Number of major x-axis intervals to use. The function will try and choose a sensible number of dates/times as well as formatting the date/time appropriately to the range being considered. This does not always work as desired automatically. The user can therefore increase or decrease the number of intervals by adjusting the value of date.breaks up or down.

date.format

This option controls the date format on the x-axis. While TheilSen generally sets the date format sensibly there can be some situations where the user wishes to have more control. For format types see strptime. For example, to format the date like “Jan-2012” set date.format = "%b-%Y".

plot

Should a plot be produced. FALSE can be useful when analysing data to extract trend components and plotting them in other ways.

silent

When FALSE the function will give updates on trend-fitting progress.

...

Other graphical parameters passed onto cutData and lattice:xyplot. For example, TheilSen passes the option hemisphere = "southern" on to cutData to provide southern (rather than default northern) hemisphere handling of type = "season". Similarly, common axis and title labelling options (such as xlab, ylab, main) are passed to xyplot via quickText to handle routine formatting.

## Value

As well as generating the plot itself, TheilSen also returns an object of class openair''. The object includes three main components:

call, the command used to generate the plot; data, the data frame of summarised information used to make the plot; and plot, the plot itself. If retained, e.g. using output <- TheilSen(mydata, "nox"), this output can be used to recover the data, reproduce or rework the original plot or undertake further analysis.

An openair output can be manipulated using a number of generic operations, including print, plot and summary.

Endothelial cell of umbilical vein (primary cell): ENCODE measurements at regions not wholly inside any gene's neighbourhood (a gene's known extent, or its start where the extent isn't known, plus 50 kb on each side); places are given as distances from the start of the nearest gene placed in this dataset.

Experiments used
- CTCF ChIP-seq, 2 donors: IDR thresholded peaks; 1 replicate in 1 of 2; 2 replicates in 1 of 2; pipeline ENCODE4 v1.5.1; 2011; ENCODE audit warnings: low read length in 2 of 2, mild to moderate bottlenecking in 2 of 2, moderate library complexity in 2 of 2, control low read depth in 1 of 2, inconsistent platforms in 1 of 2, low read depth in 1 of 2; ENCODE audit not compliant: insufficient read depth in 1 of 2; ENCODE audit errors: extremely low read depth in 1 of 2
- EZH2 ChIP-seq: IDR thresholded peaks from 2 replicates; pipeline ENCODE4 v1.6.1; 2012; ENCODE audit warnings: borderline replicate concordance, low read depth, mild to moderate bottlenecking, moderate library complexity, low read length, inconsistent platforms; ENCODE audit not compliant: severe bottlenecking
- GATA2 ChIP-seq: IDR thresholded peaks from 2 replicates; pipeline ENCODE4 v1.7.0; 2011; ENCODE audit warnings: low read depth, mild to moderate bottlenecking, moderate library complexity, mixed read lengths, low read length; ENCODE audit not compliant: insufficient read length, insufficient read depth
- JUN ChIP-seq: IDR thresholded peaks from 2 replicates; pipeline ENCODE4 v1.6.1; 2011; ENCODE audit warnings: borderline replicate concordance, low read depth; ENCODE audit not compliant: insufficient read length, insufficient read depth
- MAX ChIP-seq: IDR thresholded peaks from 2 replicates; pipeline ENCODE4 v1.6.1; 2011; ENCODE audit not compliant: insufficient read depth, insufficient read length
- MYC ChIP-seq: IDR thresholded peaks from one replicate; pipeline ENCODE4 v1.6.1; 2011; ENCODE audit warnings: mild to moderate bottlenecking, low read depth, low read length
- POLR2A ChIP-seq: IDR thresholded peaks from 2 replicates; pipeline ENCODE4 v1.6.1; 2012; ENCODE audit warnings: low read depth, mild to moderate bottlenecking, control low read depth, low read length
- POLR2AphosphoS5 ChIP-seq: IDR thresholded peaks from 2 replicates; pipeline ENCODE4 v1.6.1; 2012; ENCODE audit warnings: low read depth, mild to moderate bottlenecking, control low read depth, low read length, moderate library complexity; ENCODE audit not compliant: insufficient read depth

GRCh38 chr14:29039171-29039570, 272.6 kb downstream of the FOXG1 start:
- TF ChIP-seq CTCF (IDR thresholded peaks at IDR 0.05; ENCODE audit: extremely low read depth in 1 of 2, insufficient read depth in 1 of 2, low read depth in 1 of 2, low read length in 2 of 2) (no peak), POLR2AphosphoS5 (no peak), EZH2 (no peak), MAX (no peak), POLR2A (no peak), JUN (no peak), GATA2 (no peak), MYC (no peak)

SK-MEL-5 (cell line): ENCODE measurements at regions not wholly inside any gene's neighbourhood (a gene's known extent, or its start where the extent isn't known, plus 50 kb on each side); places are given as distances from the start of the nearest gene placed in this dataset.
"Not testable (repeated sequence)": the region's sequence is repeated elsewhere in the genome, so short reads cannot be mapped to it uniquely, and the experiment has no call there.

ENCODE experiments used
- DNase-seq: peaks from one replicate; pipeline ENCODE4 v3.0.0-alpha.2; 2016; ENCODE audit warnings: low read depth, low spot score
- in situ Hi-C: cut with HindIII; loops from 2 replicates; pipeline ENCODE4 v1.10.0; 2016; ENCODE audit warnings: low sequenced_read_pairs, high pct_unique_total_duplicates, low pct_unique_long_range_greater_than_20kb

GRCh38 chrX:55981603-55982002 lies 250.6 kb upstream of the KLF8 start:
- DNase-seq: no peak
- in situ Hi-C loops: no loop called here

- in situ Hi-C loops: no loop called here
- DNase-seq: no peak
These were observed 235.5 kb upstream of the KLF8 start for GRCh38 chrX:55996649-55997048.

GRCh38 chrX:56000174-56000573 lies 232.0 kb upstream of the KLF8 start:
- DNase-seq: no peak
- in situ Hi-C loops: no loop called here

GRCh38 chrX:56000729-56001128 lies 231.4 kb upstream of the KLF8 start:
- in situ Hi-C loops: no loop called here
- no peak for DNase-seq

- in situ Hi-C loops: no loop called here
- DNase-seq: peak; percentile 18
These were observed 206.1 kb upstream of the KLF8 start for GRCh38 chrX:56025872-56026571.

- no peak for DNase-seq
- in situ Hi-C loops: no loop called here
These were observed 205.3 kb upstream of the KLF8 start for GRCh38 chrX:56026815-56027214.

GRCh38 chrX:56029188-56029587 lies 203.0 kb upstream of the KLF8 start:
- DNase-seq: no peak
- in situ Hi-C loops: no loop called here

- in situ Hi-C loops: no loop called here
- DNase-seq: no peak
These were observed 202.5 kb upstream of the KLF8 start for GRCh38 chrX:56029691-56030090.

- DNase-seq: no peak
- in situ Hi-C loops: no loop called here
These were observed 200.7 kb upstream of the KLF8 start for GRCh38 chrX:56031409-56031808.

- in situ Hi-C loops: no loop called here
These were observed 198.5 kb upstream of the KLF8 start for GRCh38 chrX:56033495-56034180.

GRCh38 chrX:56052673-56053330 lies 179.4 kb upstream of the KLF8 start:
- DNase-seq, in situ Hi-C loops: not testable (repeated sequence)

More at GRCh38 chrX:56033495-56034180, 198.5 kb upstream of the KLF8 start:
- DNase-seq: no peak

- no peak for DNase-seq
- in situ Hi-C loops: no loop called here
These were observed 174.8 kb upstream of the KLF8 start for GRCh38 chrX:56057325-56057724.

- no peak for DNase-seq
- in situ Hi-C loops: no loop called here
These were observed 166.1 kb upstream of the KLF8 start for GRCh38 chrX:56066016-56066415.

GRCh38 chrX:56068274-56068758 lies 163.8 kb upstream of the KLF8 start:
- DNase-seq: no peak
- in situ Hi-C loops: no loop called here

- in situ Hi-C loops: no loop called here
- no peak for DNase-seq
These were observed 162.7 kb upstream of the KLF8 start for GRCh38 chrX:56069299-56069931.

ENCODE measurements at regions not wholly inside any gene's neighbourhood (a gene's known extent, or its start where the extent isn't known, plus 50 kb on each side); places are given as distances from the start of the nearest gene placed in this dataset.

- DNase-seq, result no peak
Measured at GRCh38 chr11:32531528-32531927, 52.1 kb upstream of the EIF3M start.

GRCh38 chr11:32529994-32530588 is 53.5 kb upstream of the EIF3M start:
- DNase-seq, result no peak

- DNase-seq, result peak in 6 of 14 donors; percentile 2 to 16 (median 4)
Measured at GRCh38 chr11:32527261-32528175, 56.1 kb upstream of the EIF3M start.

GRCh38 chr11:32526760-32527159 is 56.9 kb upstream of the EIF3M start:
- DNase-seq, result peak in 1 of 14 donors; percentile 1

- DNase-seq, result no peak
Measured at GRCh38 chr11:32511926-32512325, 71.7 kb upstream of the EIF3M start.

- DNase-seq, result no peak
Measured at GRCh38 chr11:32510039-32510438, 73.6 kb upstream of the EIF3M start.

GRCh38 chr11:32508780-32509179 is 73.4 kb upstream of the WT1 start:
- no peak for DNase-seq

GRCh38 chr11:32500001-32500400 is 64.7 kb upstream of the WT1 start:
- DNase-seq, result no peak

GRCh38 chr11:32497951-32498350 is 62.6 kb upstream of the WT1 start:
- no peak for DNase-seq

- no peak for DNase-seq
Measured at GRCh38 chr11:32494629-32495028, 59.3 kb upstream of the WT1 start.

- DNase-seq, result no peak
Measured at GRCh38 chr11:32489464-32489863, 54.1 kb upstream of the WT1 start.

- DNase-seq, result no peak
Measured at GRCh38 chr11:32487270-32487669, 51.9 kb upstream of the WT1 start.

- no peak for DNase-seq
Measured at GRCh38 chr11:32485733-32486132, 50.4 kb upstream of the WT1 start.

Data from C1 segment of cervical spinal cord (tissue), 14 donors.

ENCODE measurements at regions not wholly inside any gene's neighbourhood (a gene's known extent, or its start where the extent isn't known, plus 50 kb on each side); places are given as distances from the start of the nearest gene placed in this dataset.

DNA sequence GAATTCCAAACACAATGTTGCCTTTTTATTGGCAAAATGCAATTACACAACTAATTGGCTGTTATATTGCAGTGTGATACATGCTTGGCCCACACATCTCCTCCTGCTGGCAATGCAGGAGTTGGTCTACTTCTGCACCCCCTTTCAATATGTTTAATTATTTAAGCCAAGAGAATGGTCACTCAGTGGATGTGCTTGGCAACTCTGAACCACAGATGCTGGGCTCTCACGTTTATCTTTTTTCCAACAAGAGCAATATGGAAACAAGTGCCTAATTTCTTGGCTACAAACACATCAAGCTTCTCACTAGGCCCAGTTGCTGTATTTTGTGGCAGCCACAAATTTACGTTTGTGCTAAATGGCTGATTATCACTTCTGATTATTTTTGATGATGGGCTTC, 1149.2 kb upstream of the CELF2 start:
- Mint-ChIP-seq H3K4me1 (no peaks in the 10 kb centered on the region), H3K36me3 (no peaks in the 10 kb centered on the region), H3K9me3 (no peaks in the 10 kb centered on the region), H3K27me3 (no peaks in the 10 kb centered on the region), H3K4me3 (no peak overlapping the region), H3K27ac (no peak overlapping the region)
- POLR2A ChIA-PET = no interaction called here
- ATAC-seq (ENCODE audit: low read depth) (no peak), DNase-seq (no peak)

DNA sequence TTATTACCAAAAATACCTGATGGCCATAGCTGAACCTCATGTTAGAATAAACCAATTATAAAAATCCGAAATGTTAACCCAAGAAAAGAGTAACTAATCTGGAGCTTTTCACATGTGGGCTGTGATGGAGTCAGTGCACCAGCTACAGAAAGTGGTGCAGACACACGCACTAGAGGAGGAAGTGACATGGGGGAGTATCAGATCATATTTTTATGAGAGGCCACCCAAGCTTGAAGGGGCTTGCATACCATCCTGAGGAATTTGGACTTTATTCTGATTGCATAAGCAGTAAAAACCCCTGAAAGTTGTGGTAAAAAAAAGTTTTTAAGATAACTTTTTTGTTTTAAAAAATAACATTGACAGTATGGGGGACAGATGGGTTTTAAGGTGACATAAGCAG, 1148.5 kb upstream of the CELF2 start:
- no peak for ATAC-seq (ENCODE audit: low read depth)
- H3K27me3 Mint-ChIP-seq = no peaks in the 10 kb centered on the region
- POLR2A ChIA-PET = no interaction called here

The data component of the TheilSen output includes two subsets: main.data, the monthly data res2 the trend statistics. For output <- TheilSen(mydata, "nox"), these can be extracted as object$data$main.data and object$data$res2, respectively.

Note: In the case of the intercept, it is assumed the y-axis crosses the x-axis on 1/1/1970.

## Details

The TheilSen function provides a collection of functions to analyse trends in air pollution data. The TheilSen function is flexible in the sense that it can be applied to data in many ways e.g. by day of the week, hour of day and wind direction. This flexibility makes it much easier to draw inferences from data e.g. why is there a strong downward trend in concentration from one wind sector and not another, or why trends on one day of the week or a certain time of day are unexpected.

For data that are strongly seasonal, perhaps from a background site, or a pollutant such as ozone, it will be important to deseasonalise the data (using the option deseason = TRUE.Similarly, for data that increase, then decrease, or show sharp changes it may be better to use smoothTrend.